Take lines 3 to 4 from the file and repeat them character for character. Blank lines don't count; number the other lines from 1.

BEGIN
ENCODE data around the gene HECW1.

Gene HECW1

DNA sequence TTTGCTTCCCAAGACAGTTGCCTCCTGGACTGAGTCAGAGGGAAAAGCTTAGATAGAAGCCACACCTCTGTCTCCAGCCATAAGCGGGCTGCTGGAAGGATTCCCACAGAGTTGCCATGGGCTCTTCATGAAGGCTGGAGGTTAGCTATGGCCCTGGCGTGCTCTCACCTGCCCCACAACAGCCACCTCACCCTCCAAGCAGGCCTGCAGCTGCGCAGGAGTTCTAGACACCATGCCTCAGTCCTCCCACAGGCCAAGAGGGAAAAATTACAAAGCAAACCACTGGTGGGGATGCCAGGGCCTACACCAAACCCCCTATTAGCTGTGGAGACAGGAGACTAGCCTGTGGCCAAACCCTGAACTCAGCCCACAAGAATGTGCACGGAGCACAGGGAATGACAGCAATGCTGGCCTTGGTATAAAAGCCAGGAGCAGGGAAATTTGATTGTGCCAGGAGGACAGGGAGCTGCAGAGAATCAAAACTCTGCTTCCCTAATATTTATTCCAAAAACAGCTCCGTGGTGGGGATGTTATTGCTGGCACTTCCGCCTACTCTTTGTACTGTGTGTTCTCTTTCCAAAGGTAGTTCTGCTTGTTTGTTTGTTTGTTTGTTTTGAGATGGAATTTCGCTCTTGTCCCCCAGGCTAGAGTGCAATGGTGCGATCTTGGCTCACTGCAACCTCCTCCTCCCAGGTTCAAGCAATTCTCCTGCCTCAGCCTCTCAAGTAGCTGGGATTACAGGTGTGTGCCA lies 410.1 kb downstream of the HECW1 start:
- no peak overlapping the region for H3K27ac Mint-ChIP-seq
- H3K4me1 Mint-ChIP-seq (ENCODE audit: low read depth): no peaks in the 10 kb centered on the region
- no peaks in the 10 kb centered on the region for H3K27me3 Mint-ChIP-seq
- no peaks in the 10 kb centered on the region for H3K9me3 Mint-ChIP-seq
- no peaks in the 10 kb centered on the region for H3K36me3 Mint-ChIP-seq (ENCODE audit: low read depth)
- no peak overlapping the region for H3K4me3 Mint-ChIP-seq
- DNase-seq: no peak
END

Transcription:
DNA sequence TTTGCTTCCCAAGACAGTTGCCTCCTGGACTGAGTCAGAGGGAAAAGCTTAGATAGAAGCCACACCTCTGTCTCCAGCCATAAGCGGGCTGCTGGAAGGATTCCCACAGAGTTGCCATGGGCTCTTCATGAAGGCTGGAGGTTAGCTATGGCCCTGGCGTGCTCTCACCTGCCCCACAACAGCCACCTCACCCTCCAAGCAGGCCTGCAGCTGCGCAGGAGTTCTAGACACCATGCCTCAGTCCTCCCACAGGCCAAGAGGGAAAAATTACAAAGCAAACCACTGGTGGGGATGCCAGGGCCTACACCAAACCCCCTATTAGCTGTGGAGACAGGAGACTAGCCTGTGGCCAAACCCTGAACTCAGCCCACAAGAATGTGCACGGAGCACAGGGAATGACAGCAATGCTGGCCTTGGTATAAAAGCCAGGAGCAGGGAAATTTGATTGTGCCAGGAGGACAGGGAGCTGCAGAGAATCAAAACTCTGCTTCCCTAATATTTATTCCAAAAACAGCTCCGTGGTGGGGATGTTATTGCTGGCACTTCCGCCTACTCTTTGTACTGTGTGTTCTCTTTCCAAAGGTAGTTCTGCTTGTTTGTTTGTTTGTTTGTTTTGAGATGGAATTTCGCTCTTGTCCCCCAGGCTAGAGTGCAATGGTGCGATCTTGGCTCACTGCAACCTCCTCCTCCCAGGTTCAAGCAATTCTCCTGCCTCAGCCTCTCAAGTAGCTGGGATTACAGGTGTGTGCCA lies 410.1 kb downstream of the HECW1 start:
- no peak overlapping the region for H3K27ac Mint-ChIP-seq